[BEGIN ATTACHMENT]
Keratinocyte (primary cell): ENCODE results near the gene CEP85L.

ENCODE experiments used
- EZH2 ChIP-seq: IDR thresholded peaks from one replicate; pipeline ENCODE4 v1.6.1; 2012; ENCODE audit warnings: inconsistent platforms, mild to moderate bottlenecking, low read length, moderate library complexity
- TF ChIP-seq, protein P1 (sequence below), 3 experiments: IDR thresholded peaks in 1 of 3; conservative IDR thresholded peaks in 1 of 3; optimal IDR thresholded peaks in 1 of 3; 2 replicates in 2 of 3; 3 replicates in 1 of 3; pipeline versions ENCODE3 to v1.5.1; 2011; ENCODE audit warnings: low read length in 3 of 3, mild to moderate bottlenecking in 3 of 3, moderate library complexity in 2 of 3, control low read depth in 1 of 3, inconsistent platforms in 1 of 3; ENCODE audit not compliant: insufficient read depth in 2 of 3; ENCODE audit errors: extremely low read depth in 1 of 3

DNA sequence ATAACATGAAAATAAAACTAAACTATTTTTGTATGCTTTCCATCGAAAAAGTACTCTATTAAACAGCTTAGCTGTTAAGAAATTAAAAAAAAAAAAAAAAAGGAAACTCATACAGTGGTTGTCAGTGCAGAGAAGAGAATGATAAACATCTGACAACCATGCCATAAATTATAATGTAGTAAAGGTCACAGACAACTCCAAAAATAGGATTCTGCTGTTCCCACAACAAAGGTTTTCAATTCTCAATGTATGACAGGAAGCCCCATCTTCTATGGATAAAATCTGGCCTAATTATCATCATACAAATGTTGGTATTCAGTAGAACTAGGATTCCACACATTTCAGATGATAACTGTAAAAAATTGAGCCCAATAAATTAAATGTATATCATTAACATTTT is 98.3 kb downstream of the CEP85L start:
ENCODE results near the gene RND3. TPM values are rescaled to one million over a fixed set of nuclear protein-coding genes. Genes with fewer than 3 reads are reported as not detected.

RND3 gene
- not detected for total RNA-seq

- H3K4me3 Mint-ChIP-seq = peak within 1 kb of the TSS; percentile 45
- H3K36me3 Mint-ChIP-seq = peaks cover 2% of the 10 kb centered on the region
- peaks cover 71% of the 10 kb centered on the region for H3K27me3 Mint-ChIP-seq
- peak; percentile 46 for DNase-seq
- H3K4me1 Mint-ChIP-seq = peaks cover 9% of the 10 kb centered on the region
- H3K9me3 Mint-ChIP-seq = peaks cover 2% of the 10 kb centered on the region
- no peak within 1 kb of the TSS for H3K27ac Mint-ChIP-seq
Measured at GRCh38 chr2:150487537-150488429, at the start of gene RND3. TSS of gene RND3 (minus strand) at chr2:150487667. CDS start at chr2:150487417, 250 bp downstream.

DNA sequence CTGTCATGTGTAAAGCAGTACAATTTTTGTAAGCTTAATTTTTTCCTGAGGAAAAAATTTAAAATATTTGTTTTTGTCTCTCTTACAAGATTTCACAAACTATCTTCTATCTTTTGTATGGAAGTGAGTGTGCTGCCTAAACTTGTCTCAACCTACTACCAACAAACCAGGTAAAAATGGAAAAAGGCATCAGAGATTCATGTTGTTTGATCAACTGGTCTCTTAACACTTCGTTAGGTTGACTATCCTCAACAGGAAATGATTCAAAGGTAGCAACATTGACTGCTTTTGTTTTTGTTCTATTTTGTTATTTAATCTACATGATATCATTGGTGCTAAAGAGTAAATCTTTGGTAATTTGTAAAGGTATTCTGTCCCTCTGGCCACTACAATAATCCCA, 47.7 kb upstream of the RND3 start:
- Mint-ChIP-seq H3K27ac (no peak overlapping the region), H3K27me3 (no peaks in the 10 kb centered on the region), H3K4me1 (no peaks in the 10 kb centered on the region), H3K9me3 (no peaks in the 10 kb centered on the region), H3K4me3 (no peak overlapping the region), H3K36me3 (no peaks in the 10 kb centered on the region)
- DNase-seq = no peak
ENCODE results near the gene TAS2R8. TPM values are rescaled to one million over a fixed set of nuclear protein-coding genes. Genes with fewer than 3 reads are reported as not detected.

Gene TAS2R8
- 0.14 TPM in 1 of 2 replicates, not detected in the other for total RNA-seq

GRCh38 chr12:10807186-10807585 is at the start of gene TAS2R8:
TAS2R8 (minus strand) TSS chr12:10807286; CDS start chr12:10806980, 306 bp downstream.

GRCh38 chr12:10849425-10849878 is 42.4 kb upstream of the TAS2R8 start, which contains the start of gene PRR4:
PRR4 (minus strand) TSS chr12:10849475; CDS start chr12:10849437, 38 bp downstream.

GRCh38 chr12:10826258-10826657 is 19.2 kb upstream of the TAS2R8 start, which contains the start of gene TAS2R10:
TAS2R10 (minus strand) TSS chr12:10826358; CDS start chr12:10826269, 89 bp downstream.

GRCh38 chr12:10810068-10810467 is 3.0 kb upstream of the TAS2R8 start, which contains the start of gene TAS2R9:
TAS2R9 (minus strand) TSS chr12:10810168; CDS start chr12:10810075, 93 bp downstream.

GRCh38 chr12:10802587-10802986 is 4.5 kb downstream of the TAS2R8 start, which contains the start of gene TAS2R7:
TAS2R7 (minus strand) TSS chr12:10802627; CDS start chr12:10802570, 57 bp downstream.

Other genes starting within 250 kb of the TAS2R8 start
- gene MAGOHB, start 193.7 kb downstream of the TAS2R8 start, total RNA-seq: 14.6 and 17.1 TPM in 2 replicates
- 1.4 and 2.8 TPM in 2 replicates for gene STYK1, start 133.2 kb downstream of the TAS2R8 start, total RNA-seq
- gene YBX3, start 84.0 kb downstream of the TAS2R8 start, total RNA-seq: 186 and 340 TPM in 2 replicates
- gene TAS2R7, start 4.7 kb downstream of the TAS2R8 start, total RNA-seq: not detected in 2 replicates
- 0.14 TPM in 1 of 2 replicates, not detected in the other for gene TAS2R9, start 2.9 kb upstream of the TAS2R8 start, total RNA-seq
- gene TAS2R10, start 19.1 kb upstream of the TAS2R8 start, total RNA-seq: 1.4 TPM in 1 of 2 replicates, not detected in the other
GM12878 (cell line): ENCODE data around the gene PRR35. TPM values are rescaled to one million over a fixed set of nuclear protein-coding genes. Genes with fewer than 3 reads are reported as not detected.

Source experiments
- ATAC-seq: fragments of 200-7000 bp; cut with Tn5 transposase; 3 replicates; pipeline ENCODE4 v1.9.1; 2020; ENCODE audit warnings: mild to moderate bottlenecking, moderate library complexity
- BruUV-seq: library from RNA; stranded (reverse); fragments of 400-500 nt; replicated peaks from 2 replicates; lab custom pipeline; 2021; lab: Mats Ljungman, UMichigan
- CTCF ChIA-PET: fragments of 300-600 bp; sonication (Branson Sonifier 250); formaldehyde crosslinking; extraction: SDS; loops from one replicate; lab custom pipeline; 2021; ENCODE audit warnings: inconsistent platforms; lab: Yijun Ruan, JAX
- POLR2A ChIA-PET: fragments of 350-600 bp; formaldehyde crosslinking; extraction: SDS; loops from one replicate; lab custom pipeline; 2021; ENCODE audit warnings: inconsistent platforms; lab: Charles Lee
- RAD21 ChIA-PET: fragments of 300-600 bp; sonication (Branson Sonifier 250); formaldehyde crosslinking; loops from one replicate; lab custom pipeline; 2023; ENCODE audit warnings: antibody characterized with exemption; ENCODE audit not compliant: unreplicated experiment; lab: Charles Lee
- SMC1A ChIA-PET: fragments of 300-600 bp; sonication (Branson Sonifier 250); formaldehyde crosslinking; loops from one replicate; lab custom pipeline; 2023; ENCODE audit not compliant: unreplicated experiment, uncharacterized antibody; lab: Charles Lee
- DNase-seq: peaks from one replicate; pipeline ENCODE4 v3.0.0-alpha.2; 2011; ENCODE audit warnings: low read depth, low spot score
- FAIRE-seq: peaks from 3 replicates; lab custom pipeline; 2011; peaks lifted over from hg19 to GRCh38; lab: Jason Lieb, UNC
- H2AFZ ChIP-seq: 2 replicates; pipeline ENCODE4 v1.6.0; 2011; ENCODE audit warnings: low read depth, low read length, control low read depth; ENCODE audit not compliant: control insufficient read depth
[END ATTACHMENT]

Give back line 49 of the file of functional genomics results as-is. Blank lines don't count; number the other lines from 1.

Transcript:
- FAIRE-seq: peaks from 3 replicates; lab custom pipeline; 2011; peaks lifted over from hg19 to GRCh38; lab: Jason Lieb, UNC